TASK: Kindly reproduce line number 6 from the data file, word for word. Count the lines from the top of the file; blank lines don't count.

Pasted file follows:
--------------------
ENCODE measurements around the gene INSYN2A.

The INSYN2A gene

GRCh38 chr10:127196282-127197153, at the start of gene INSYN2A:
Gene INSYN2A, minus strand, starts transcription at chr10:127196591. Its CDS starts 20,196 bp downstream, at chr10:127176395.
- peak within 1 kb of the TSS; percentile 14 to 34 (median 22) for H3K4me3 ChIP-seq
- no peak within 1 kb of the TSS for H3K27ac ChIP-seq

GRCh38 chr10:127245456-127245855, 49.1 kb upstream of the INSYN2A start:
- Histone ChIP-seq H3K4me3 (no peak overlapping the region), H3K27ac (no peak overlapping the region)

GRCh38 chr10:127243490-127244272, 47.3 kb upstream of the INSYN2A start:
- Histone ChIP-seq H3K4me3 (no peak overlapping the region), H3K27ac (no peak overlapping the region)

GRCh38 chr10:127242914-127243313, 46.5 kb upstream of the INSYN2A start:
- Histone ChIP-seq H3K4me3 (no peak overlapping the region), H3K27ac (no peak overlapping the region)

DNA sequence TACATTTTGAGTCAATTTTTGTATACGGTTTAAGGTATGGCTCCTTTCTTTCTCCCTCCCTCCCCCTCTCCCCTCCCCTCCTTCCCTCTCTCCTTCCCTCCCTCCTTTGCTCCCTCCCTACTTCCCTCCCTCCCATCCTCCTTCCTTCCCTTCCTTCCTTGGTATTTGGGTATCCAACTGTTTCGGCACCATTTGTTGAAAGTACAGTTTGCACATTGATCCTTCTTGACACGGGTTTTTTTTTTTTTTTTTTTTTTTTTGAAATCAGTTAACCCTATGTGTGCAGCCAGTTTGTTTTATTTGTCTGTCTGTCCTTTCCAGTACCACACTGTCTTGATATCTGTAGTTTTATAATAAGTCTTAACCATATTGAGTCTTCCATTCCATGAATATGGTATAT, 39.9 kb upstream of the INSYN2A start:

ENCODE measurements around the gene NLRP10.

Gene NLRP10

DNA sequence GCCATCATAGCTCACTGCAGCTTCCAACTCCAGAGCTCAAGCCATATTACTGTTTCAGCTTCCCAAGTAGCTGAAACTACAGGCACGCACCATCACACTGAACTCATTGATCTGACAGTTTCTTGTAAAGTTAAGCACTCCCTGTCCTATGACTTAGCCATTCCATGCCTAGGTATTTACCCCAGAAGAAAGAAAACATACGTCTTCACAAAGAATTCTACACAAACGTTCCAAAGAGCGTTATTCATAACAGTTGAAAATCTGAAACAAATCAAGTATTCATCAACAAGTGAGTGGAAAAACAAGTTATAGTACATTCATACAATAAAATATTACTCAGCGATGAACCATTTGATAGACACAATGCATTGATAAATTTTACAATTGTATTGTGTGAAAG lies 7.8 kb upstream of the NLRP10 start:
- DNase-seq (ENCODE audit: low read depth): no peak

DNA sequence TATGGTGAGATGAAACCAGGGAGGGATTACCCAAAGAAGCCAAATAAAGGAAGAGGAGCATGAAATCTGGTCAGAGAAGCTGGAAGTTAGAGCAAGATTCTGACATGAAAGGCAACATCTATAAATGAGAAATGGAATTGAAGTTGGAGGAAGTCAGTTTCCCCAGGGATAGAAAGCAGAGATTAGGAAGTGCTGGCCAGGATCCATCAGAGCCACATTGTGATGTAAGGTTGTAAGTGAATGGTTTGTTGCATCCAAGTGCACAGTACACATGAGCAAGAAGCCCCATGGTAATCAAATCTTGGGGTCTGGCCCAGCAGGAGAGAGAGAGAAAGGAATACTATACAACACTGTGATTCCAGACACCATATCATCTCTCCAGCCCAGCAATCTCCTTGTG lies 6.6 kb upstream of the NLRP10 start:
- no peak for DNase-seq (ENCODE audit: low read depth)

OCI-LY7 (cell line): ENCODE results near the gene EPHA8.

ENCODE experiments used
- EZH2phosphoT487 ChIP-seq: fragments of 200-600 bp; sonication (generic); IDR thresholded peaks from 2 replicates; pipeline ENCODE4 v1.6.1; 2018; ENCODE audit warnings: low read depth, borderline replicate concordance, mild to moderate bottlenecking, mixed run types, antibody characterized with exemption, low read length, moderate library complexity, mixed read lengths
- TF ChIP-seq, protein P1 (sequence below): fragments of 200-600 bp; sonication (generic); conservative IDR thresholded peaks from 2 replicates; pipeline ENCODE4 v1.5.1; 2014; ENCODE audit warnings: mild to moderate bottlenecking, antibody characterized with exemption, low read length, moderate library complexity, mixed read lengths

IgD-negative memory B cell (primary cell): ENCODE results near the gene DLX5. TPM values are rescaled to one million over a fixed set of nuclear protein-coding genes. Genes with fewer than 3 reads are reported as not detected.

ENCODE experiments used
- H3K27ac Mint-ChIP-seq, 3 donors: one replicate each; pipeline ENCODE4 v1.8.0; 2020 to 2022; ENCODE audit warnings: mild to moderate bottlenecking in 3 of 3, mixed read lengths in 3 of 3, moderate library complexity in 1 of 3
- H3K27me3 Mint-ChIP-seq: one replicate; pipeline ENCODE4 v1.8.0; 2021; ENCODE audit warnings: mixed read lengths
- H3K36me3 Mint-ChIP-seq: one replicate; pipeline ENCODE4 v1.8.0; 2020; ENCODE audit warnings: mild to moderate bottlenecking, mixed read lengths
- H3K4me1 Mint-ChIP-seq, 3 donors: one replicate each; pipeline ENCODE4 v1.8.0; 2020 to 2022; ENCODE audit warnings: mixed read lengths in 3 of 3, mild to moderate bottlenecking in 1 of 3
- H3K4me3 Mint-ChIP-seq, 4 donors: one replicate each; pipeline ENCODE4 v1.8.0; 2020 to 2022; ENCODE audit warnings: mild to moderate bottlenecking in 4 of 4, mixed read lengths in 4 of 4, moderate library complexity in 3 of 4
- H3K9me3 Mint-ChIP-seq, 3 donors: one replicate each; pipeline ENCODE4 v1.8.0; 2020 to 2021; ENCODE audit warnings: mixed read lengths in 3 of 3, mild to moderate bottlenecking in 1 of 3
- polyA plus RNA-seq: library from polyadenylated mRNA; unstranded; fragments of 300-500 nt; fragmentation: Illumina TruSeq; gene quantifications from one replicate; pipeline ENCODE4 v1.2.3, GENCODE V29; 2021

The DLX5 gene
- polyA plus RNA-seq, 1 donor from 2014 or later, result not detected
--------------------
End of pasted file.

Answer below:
- no peak within 1 kb of the TSS for H3K27ac ChIP-seq